“As firewalls are easily one of the longest tenured elements of network security, if not the most, the fact that organizations are still struggling so greatly to affect proper management is pretty shocking,” Brazil said. “If these systems cannot be properly managed, and as a result the current state of real-world network access remains unclear, how can anyone adequately protect their data from attackers, no matter what other tools or technologies that they may attempt to employ?”
PCI compliance will continue to be relevant going forward, even with the rise of contactless and mobile payments, as well as other payment technologies, the report found. Mobile payments include using mobile-based readers instead of traditional point-of-sale terminals, using the device’s near-field communications chip to interact with the point-of-sale terminal (including Apple Pay), or apps that facilitate peer-to-peer transfers online.
“While we believe that the actual payments will still be handled through the existing card brands and banking systems, this appears to be a significant trend and the beginning of the end of the plastic card,” the report said.
Payment applications developed for use on customer mobile devices are not currently subject to PCI PA-DSS requirements, they still need to comply with the secure application development controls in PCI DSS, the report warned.
In case anyone wants to dismiss the report because compliance doesn’t equate with security, it turns out PCI DSS does help. Verizon researchers dug into its statistics about data breaches and found that breached organizations were 36 percent less likely to be compliant with a given requirement. The report found that 45 percent of breached organizations were not compliant on patch management and development security, and 72 percent were not compliant on areas including log management and monitoring. The report suggests if the organizations had been thinking about PCI compliance, it’s possible some of the issues that led to the breach may have been uncovered sooner.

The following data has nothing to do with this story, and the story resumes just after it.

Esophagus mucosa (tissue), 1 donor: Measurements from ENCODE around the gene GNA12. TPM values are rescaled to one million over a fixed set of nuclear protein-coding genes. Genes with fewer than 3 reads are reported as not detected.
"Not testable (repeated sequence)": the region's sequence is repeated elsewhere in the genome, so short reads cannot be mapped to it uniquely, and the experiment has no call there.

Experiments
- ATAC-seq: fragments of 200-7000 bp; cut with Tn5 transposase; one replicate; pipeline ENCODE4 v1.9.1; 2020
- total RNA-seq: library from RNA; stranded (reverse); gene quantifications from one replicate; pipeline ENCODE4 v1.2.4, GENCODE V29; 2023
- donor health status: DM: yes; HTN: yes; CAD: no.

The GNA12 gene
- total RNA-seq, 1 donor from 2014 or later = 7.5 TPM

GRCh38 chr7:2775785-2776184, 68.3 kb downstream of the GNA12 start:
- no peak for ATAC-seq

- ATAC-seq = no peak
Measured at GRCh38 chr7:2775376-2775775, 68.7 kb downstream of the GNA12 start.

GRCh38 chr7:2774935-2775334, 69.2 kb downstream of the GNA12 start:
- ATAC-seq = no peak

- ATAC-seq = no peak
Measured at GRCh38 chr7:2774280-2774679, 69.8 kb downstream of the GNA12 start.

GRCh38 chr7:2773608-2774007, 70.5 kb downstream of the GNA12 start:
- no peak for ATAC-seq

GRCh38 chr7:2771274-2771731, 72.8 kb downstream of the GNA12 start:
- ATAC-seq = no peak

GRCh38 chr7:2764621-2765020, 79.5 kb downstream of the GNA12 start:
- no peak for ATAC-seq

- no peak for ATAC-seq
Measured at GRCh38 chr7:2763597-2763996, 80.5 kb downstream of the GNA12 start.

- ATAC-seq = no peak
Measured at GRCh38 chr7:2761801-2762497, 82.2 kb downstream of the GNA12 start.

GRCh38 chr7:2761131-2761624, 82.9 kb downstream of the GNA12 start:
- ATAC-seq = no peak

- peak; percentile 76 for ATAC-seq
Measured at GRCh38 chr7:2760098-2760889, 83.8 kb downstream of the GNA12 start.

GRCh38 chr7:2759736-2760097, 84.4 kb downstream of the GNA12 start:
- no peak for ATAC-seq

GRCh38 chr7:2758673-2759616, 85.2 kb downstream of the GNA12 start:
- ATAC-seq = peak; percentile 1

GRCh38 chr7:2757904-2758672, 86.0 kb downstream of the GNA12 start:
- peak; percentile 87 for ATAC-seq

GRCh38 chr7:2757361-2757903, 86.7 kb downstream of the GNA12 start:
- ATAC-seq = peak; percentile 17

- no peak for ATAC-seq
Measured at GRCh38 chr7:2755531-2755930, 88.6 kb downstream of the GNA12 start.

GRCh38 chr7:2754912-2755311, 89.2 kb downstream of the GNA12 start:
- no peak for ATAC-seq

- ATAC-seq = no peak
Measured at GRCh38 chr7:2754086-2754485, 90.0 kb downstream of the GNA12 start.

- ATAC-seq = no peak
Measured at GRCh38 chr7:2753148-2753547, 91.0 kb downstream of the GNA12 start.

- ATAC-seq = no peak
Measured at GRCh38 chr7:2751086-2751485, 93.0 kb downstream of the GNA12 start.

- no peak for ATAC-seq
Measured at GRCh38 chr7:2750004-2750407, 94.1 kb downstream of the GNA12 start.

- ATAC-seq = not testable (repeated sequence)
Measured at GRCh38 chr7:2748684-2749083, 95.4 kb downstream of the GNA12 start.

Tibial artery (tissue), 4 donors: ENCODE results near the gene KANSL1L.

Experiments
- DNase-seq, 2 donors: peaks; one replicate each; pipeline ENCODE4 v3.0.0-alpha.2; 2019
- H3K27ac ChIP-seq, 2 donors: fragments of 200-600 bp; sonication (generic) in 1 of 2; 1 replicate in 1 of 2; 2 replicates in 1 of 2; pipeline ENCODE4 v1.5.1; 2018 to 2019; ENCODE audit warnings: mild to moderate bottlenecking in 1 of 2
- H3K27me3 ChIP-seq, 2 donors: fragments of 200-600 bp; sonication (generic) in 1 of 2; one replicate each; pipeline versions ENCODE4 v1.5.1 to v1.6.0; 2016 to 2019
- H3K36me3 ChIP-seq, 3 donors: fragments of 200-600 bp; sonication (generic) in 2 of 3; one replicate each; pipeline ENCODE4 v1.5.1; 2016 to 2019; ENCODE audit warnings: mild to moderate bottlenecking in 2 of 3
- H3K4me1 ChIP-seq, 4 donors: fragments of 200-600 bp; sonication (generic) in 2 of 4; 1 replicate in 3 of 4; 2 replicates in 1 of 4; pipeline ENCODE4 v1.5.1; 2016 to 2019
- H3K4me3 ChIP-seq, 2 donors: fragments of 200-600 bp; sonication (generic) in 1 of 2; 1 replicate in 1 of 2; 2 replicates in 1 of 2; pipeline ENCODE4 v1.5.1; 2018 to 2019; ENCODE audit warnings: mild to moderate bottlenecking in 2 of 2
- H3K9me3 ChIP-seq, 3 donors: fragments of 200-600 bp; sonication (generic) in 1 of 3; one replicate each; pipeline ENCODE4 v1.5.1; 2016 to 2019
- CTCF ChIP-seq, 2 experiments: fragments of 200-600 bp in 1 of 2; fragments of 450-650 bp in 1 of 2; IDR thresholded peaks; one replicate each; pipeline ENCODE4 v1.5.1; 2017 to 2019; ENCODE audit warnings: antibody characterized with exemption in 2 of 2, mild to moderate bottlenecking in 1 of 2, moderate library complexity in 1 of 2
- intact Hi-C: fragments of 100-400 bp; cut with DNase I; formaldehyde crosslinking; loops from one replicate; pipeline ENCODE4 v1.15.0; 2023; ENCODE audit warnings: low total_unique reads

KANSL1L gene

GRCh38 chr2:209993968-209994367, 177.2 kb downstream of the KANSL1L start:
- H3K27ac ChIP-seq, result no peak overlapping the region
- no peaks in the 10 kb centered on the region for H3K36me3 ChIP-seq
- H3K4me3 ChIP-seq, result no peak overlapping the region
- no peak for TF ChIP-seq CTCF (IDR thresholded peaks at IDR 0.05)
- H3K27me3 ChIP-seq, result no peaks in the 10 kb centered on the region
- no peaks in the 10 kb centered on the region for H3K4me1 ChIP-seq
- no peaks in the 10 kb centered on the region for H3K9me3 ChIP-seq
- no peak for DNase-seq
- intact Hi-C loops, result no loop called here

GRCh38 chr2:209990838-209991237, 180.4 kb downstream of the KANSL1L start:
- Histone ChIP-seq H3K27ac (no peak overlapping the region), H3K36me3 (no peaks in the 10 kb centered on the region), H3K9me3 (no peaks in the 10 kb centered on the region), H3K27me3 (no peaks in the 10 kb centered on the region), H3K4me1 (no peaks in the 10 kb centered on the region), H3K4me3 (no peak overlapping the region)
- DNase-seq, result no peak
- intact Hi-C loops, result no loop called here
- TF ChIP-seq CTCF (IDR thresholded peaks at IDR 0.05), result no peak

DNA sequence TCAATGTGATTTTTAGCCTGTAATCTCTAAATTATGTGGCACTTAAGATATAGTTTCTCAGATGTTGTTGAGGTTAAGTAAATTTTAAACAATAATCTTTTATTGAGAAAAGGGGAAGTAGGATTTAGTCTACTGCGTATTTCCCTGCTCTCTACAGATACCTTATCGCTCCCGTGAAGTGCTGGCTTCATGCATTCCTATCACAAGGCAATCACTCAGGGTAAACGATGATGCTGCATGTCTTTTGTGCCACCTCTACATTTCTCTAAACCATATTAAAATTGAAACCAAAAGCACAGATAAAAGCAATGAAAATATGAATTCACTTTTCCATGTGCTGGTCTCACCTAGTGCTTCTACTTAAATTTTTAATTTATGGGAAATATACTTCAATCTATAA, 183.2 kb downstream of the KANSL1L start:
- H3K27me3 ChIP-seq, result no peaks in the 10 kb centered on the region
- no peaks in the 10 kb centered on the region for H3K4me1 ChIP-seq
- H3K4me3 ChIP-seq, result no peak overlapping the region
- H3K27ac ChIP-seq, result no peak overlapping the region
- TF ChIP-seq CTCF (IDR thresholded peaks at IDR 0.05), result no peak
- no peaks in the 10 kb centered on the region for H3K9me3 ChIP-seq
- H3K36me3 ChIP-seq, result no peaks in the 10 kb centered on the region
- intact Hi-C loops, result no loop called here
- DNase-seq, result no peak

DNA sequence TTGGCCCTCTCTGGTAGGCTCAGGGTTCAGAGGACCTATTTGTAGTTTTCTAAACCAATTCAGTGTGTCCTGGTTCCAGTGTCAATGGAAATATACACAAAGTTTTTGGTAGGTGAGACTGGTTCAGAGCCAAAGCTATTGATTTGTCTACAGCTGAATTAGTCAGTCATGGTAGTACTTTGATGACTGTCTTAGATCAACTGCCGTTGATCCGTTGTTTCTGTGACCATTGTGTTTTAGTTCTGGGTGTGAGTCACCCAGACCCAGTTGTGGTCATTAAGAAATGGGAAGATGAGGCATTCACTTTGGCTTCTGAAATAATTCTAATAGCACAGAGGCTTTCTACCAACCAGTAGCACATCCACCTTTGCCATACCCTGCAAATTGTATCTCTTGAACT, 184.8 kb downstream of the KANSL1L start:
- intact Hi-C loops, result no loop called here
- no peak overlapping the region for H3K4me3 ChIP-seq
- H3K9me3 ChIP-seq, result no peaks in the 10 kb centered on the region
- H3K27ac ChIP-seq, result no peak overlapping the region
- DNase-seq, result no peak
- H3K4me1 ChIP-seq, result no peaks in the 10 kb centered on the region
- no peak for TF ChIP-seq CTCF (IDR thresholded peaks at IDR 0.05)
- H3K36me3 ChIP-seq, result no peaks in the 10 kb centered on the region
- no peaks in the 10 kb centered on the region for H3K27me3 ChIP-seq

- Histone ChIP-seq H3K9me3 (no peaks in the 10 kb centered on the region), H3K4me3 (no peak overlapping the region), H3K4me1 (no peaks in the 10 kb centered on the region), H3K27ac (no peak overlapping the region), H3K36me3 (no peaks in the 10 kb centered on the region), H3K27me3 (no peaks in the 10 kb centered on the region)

There is “some substantive evidence” that compliance can improve security management and breach prevention, Brazil said. In last year’s Data Breach Investigation Report, Verizon’s RISK team found that 73 percent of the organizations that suffered a data breach were not in compliance with Requirement 1 at the time. It makes sense that organizations documenting, tracking, and mapping all of the policies that they currently use would be in a better position to effectively defend their networks than those that merely collected lists of changes. Changes are constantly being made on the network, and related firewall controls are often overlooked, or mismanaged, resulting in unseen, overly permissive access.
“There’s clearly a strong correlation that can be drawn between the ability to properly manage firewalls, and related policy changes, and prevention of network compromise resulting in a breach,” Brazil said.
The 2015 PCI Compliance Report (PDF) looked at how thousands of retailers, hospitality companies, financial service firms and other organizations followed the standards established by the PCI Security Standards Council. Established by the PCI Security Standards Council, the PCI rules apply to retailers, hospitality companies, financial service firms, and pretty much any organization who accepts credit or debit cards. PCI standards are established by the industry, not by government, and are widely considered to be helpful in improving the organization’s overall security.
“Many of those organizations that experienced a breach likely were PCI compliant at some point when they were audited,” Brazil said. “Organizations that are faring better at compliance do seem to be better prepared to prevent costly breach incidents.”
Related: Know What Hackers Know – HP Cyber Risk Report 2015